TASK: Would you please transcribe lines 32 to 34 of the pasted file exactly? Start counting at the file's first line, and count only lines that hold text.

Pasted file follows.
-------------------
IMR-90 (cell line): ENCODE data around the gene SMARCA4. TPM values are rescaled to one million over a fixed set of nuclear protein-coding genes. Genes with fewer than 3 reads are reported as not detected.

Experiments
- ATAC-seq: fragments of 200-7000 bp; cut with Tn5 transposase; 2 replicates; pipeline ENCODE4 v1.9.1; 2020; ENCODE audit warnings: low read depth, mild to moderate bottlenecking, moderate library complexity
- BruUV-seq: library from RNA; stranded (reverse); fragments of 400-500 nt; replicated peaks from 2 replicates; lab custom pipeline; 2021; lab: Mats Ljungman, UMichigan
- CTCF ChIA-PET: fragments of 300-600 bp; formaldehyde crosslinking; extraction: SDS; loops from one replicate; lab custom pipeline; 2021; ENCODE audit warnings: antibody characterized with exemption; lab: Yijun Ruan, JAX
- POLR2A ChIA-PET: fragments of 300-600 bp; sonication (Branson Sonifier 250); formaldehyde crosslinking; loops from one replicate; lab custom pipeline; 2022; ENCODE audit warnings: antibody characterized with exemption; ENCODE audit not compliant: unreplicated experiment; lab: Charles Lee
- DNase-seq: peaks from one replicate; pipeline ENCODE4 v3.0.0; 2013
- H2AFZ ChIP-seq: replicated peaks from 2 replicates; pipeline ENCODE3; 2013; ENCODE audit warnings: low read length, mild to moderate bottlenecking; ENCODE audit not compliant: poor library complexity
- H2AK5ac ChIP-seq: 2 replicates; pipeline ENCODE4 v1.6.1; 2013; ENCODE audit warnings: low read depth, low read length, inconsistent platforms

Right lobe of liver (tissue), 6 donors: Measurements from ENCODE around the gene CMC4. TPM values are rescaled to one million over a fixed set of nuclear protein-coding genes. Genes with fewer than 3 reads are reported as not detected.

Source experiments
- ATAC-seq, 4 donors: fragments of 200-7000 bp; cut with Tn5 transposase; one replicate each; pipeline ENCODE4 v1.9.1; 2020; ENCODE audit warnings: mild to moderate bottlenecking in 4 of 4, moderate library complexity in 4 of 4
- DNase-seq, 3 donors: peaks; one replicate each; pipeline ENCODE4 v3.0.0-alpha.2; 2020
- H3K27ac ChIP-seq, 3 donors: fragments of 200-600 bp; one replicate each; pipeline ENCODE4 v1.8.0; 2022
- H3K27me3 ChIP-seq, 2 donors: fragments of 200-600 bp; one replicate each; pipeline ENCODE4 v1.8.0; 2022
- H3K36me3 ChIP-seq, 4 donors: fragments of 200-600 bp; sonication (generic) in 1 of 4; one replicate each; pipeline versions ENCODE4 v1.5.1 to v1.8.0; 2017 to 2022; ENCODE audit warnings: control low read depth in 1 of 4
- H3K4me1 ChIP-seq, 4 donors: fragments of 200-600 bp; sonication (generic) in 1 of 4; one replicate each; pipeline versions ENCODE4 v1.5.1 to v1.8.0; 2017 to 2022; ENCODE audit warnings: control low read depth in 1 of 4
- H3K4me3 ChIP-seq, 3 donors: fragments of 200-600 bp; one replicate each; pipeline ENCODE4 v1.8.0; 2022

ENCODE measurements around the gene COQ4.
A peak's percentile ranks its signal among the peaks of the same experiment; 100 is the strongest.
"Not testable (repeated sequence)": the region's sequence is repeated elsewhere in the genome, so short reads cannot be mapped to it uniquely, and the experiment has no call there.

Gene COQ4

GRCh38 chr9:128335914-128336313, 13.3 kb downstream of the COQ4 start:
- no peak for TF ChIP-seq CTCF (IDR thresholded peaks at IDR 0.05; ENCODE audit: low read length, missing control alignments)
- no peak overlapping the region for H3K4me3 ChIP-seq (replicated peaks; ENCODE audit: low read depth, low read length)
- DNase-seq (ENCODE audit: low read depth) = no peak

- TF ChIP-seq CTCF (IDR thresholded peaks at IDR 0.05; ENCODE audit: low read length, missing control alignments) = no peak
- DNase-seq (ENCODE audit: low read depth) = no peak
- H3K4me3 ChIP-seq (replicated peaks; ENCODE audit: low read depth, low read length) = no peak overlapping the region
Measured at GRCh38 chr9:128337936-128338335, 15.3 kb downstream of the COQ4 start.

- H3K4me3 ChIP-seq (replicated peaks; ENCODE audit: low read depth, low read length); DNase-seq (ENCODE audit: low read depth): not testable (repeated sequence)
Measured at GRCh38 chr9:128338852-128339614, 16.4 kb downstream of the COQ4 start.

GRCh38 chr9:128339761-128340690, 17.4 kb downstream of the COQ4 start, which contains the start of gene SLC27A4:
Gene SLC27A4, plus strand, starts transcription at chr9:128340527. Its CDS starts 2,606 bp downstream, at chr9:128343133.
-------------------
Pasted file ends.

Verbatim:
Measured at GRCh38 chr9:128338852-128339614, 16.4 kb downstream of the COQ4 start.

GRCh38 chr9:128339761-128340690, 17.4 kb downstream of the COQ4 start, which contains the start of gene SLC27A4:
Gene SLC27A4, plus strand, starts transcription at chr9:128340527. Its CDS starts 2,606 bp downstream, at chr9:128343133.